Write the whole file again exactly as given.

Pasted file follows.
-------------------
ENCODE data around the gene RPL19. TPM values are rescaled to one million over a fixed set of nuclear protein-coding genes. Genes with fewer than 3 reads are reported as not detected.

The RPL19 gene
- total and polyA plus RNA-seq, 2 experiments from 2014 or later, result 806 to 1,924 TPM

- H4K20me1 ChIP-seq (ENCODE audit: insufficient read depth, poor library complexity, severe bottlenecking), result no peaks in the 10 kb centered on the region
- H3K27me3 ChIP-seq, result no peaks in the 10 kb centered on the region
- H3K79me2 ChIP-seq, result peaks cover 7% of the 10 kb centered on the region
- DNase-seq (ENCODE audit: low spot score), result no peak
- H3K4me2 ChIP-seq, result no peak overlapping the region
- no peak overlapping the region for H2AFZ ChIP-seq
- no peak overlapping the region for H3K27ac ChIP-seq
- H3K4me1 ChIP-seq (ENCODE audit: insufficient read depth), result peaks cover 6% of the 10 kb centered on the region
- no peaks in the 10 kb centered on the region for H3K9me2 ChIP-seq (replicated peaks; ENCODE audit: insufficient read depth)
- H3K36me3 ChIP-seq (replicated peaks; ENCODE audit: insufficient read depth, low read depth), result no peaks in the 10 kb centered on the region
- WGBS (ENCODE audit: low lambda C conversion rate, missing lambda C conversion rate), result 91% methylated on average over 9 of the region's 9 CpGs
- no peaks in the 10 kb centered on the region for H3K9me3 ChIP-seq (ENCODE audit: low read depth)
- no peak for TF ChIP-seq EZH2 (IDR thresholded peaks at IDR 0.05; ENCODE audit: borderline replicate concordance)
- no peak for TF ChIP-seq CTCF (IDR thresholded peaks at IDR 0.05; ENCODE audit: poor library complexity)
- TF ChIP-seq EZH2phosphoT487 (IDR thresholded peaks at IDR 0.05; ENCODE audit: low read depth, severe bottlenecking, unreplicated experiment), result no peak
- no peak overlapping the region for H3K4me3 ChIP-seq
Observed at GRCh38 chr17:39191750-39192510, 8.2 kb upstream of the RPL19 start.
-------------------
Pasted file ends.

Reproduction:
ENCODE data around the gene RPL19. TPM values are rescaled to one million over a fixed set of nuclear protein-coding genes. Genes with fewer than 3 reads are reported as not detected.

The RPL19 gene
- total and polyA plus RNA-seq, 2 experiments from 2014 or later, result 806 to 1,924 TPM

- H4K20me1 ChIP-seq (ENCODE audit: insufficient read depth, poor library complexity, severe bottlenecking), result no peaks in the 10 kb centered on the region
- H3K27me3 ChIP-seq, result no peaks in the 10 kb centered on the region
- H3K79me2 ChIP-seq, result peaks cover 7% of the 10 kb centered on the region
- DNase-seq (ENCODE audit: low spot score), result no peak
- H3K4me2 ChIP-seq, result no peak overlapping the region
- no peak overlapping the region for H2AFZ ChIP-seq
- no peak overlapping the region for H3K27ac ChIP-seq
- H3K4me1 ChIP-seq (ENCODE audit: insufficient read depth), result peaks cover 6% of the 10 kb centered on the region
- no peaks in the 10 kb centered on the region for H3K9me2 ChIP-seq (replicated peaks; ENCODE audit: insufficient read depth)
- H3K36me3 ChIP-seq (replicated peaks; ENCODE audit: insufficient read depth, low read depth), result no peaks in the 10 kb centered on the region
- WGBS (ENCODE audit: low lambda C conversion rate, missing lambda C conversion rate), result 91% methylated on average over 9 of the region's 9 CpGs
- no peaks in the 10 kb centered on the region for H3K9me3 ChIP-seq (ENCODE audit: low read depth)
- no peak for TF ChIP-seq EZH2 (IDR thresholded peaks at IDR 0.05; ENCODE audit: borderline replicate concordance)
- no peak for TF ChIP-seq CTCF (IDR thresholded peaks at IDR 0.05; ENCODE audit: poor library complexity)
- TF ChIP-seq EZH2phosphoT487 (IDR thresholded peaks at IDR 0.05; ENCODE audit: low read depth, severe bottlenecking, unreplicated experiment), result no peak
- no peak overlapping the region for H3K4me3 ChIP-seq
Observed at GRCh38 chr17:39191750-39192510, 8.2 kb upstream of the RPL19 start.